Sensor accuracies may differ substantially across a population of parts. In order to tighten the error distribution and increase the measurement certainty, sensor systems often include a calibration process that characterizes each sensor under known stimuli and conditions and provides unit-specific formulas that correct the output over all expected operating conditions. The final processing stage, f(n), represents specific processing—for example, the trigonometric relationship used to translate an accelerometer's static gravitational measurements into orientation angles.

Power Cycling Considerations
When evaluating the effectiveness of power cycling in a sensor system, the designer must be sure to determine the time it takes to acquire useful data. Figure 2 shows how a typical sensor system responds when power is applied. TM is the measurement time and TC is the cycle time. The measurement time depends on the start-up time, T1, the settling time, T2, and the data-acquisition time, T3.

The start-up time depends on the system processor and the initialization routines it must run to support sensor data sampling and signal-processing operations. When using a highly integrated sensor system, the start-up time is normally specified in the product documentation. Products of this type sometimes offer a sleep mode—which provides faster start-up times at the expense of higher power-off dissipation than shutdown mode.

Settling time can include electrical behavior of the transducer, interface circuit, filter, and physical components, as well as thermal and mechanical settling time. In some cases, these transient behaviors settle during the turn-on time, so they have little or no impact on the overall measurement time. The most conservative approach to analyzing the behaviors, however, is to consider that they happen in cascade, unless further analysis and research can support the more favorable assumption of simultaneous startup and settling.

The data-acquisition time depends on how many data samples are required, how fast the system processor can read data, and how soon the processor is available once accurate data is ready for acquisition.

Figure 2. Sensor response during power cycling.

Analysis Example
This example evaluates a fully integrated MEMS tilt sensor to identify parameters that impact accuracy and measurement times in order to determine the important power vs. performance relationships. The following four steps provide a simple guideline for this process:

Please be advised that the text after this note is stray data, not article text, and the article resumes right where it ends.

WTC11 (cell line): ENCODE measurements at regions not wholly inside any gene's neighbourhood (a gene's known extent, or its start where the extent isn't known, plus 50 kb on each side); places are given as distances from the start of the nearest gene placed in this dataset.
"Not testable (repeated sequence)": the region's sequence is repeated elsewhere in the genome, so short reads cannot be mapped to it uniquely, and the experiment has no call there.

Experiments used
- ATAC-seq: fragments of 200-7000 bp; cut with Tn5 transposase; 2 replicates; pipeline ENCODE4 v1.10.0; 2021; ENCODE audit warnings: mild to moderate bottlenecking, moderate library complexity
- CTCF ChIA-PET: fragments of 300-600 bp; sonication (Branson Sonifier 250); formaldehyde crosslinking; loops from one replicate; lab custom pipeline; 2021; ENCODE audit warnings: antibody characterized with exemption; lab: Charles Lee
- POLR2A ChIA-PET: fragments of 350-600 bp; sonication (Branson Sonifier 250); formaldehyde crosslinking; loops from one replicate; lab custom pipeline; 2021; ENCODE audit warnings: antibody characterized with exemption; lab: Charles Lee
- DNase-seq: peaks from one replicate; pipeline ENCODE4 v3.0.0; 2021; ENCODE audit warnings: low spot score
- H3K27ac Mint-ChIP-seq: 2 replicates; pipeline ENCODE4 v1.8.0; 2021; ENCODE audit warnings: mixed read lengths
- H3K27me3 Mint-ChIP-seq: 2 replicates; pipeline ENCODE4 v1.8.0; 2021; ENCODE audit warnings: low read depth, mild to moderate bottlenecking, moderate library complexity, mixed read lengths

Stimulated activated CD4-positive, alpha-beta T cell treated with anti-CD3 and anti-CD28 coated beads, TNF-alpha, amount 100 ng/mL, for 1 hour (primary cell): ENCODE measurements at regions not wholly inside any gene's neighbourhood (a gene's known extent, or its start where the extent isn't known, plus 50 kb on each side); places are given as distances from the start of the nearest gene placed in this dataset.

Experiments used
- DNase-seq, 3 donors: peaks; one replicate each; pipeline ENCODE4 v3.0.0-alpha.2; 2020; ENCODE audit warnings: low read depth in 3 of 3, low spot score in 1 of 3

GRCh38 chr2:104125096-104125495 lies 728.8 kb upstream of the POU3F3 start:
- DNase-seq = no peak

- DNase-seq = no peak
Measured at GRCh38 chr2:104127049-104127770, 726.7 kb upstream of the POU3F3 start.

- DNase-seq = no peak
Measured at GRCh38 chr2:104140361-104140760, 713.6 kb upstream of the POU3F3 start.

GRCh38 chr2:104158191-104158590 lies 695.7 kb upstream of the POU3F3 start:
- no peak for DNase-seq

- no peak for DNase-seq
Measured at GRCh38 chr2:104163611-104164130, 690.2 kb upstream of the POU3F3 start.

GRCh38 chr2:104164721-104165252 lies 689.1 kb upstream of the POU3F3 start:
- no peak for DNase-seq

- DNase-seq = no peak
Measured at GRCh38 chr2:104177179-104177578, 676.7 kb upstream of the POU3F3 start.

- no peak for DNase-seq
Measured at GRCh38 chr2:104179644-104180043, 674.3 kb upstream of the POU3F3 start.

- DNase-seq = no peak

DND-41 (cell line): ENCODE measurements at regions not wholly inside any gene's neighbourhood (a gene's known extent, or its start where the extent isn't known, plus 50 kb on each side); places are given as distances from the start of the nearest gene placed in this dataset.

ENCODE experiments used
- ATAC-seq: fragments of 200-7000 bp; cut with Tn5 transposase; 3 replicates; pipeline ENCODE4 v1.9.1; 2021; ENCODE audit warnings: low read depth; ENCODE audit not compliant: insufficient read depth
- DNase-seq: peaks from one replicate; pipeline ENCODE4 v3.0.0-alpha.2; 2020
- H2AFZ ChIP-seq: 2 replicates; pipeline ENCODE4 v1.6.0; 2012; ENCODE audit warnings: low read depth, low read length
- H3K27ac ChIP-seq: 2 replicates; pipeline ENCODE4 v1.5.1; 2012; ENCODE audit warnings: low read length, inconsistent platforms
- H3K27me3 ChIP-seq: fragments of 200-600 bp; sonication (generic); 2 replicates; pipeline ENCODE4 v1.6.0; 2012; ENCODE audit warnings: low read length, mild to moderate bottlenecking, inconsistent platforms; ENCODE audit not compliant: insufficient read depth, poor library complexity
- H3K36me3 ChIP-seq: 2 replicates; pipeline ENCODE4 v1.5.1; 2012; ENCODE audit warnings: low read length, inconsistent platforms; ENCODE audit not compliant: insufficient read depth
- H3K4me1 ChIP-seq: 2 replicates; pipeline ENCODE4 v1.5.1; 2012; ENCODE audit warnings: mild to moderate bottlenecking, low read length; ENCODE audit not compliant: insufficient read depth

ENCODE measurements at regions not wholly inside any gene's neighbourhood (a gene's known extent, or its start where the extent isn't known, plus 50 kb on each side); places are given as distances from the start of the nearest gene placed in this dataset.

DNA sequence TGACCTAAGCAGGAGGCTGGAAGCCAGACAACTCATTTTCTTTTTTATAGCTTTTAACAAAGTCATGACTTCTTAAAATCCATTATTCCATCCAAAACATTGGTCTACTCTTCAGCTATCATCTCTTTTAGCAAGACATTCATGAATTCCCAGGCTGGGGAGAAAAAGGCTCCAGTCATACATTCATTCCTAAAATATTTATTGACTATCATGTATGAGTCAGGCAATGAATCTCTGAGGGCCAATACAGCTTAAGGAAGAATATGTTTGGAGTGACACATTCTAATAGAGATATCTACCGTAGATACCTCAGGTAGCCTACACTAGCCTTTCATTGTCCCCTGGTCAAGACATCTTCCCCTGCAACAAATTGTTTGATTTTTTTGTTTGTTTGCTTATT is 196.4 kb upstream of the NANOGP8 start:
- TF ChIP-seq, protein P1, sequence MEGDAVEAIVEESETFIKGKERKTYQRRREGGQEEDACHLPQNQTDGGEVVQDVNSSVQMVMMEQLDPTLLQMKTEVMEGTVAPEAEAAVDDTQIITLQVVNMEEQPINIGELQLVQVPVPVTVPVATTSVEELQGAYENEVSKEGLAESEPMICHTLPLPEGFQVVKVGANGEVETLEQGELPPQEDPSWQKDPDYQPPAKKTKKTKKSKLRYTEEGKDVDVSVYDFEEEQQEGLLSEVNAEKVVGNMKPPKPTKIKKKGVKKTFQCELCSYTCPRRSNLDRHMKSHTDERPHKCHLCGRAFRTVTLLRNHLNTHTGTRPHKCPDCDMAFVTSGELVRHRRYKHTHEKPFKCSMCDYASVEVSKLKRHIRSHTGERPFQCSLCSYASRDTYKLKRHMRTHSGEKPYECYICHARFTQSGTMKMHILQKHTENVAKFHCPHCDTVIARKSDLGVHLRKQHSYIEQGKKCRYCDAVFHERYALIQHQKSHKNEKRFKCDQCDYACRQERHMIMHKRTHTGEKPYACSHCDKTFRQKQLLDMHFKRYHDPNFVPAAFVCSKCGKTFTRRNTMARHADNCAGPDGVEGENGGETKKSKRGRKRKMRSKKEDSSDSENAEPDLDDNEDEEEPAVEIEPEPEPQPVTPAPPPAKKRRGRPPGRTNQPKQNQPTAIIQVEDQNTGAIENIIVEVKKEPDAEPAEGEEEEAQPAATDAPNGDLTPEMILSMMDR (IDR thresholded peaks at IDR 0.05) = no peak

1. Learn how the sensor operates.
  2. Capture relevant information from the product documentation.
  3. Estimate important parameters that are not directly specified.
  4. Develop power vs. performance relationships.

1. Operational Understanding
The example tilt sensor system is very similar to the generic system in Figure 1. The core MEMS accelerometer includes both the transducer element and the interface circuit. The accelerometer signal passes through a single-pole, low-pass filter, which limits the signal bandwidth to 50 Hz. The analog-to-digital converter runs at a sample rate of 200 SPS and feeds its output into the digital processing stage. The digital processing functions include an averaging filter, temperature-driver correction formulas, mathematical function for translating static accelerometer readings into inclination angles, user interface registers, and a serial interface.

When the accelerometer's measurement axis is perpendicular to gravity, its output will be zero, assuming zero bias error. It will produce an output of +1 g or –1 g when its measurement axis is parallel to gravity, with the polarity depending on its direction. The relationship between the static acceleration measurement and the inclination angle is a simple sine or tangent function, as shown in Figure 3. This analysis focuses on the horizontal mode (sine).

Figure 3. MEMS tilt sensor operation.

2. Capture Relevant Information from Product Literature
Table 1 provides an overview of the parameters that influence power cycling for an advanced sensor system. Some of these parameters are available in product data sheets, while others require analysis with respect to end-system performance goals. PON and T1 are parameters from the data sheet. The remaining parameters can be used to estimate T2 and T3. The off-mode power comes from the shutdown current of the linear regulator.

Table 1. Sensor System Operating Specifications

Parameter Value
Power supply +3.3 V
Power, normal operation 46.2 mW (PON)
Power, off-mode 3.3 µW (POFF)
Power, sleep-mode 1.2 mW (POFFS)
Turn-on time 190 ms (T1)
Sleep-mode recovery 2.5 ms (T1S)
Accelerometer range ±1.7 g
Inclination angle range ±30°
Low-pass filter –3 dB @ 50 Hz, single-pole
Sample rate 200 SPS
Digital filter Running average, 256 max